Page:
slow growth and economists

Why has growth slowed? // What makes someone an economist?

In his piece today on the slowdown in growth, Neil Irwin shows this striking chart:


and he explains its significance as:

"This slow growth is not some new phenomenon, but rather the way it has been for 15 years and counting. In the United States, per-person gross domestic product rose by an average of 2.2 percent a year from 1947 through 2000 — but starting in 2001 has averaged only 0.9 percent. The economies of Western Europe and Japan have done worse than that.

Over long periods, that shift implies a radically slower improvement in living standards. In the year 2000, per-person G.D.P. — which generally tracks with the average American’s income — was about $45,000. But if growth in the second half of the 20th century had been as weak as it has been since then, that number would have been only about 20,000."

Some economists might argue the chart overstates the slowdown in growth, since the ten-year growth mixes in the level hit of the Great Recession/financial crisis and makes it look like per capita growth has come to a standstill. Personally, I would have been okay if the chart had been animated and yelled "hey, folks this is a big deal" but that's just me.

Here's the chart that an economist might prefer: 4-quarter percent change in real GDP per capita, where the shaded areas are recessions. This chart better separates trend (over many years) and cycle (around recessions). But it also shows a slowdown in recent growth.


So economists will get this all figured out, right? Right? Irwin talked to several "actual economists" ... but no consensus on causes or solutions emerged. Maybe the lack of a clear way forward ... says something about economists? And what insights we have to offer here.

Economists may not be able to predict recessions well but we have a lot to say about what to do in them: cut interest rates, add liquidity, send out stimulus checks, etc. And this is good. The mass job loss, under-used capacity, and heightened anxiety in a downturn have substantial costs. But so does even a quarter point off trend growth, though the pain is not as acute or obvious. Or (maybe) as amenable to the focus and tools of many economists.

And what is that focus of an economist? In my third-year PhD course on research, I was told to "study questions that you have the ability to answer." And this was from a super creative economist. It is true that most economic research is incremental and there are strong fads standards for inquiry in the discipline. (We are not all Akerlofs.) Trying to establish causality is a big deal ... and has added a lot of insight ... but a shift in activity that takes years to show up clearly and is more modest in size can be tricky.

Working at the Fed has opened up the range of questions and tools for me, at least in my policy work. Even so, much of the focus is on the cyclical position of the economy and current conditions. Along the way we study longer trends, but at the end of the day, monetary policy is largely about economic stability, not upgrading growth. To add on to Irwin's car analogy ... it's a bit like the Fed officials having to drive whatever car the rental company sticks them with (on an obstacle course). Of course, reality is not so simple, but it's worth being realistic about policy tools.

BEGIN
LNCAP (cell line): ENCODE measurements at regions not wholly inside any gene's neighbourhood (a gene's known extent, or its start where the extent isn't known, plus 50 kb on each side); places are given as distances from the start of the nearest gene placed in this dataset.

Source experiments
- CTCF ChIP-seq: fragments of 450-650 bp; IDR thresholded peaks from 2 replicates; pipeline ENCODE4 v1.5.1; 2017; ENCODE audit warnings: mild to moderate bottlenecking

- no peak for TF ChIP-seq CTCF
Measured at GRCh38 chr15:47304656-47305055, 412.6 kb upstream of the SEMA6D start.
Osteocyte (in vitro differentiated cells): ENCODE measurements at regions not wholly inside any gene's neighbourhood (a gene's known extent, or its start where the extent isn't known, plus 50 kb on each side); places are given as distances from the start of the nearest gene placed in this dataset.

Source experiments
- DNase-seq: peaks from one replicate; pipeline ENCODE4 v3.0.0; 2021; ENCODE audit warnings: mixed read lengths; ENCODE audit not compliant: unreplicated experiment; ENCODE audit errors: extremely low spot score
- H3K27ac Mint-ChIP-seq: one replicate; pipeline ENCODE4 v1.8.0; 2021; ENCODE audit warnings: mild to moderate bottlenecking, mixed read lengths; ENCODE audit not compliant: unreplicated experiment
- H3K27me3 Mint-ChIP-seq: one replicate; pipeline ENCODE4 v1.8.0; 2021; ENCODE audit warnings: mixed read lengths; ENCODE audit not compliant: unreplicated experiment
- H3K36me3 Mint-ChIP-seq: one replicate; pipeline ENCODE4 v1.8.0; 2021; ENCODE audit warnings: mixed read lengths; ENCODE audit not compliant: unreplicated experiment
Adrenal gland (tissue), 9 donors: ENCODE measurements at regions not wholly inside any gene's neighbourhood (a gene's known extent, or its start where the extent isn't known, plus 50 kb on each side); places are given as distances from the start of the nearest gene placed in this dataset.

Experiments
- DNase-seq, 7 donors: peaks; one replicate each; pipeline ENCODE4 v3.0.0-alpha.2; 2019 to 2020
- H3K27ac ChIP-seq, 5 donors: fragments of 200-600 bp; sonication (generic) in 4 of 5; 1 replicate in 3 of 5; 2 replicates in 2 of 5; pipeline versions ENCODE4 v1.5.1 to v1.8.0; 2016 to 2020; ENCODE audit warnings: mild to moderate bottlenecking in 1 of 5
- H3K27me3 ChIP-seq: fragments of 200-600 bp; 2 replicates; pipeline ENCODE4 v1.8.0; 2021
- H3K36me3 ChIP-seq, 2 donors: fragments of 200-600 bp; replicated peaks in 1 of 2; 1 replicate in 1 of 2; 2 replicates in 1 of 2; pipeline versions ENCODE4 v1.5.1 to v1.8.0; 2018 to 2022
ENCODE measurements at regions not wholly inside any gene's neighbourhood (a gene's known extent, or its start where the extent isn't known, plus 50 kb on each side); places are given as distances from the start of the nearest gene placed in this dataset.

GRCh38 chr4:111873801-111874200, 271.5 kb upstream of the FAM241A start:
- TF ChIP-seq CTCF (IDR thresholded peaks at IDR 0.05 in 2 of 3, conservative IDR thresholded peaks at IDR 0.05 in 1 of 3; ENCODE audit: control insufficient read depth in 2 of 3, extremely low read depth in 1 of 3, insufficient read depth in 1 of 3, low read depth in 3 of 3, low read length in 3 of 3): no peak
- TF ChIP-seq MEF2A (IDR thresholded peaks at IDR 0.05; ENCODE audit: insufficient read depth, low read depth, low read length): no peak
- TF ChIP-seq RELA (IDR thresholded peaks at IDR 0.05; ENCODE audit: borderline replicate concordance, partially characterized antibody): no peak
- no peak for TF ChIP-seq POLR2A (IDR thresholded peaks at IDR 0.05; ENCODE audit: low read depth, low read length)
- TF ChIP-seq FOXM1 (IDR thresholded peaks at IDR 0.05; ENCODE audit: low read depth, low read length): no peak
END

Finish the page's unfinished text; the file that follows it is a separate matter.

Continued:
To make the cyclical focus a little more concrete ... last year I wrote a FEDS Note about the staff forecasts early in the recession. This was a key takeaway:

"Forecasts by the Board staff for economic activity during the Great Recession proved to be overly optimistic on some dimensions, such as GDP, and yet were appropriately pessimistic on other dimensions, such as the GDP gap (the deviation of GDP from potential output)."

So the cyclical position didn't look so different with time ... a key input to monetary policy ... but the level slipped away. This level miss is shown in another chart in Irwin's piece:


A lot is going on in that chart ... but it's clear that things did not turn out as expected. Can economists "fix" this? No. But we can help: by doing more to study why trend growth has slowed, how extensive and persistent is the slowing, and what might be done now. I don't want to minimize the many research efforts already on productivity, business dynamism, and mobility. Just asking for MOAR.

**Opinions here are mine and should not to be attributed to anyone with whom I work.**

claudiasahm

economist - my views here are my own

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Comments

We have the same appetite for putting purchasing power in the hands of people who will actually spend as we do for expanding the vote and taking money out of politics.
2016-08-07, john

Fascinating chart! In retrospect, the period from about 1981 to 1985 looks especially interesting. First, you have a deep recession (brought on with Reagan's blessing by the Volker-led Fed), followed by a strong recovery. Yet since then, the GDP peaks have been consistently below trend, while the valleys have been at least deep (if not deeper). Maybe there's a connection between lower growth and the rise of center-right political parties and neo-liberal economics over the past few decades -- a trend that would include not only the US but most of Europe and Japan as well. Put another way, maybe this is what a plutocratic-rentier economy (as opposed to an entrepreneurial economy) looks like.
2016-08-07, bill

Nice article and I agree with bill. Economists sometimes fail to appreciate the importance of finance in particular. For example, why is it the U.S. does not have a central bank? Why don't economist study the potential effects on the economy if such a public bank injected $500 billion in debt free liquidity into infrastructure in 2017? No debt issued at all. Where's that study? I'd sure like to see it.
2016-08-07, Chris Herbert


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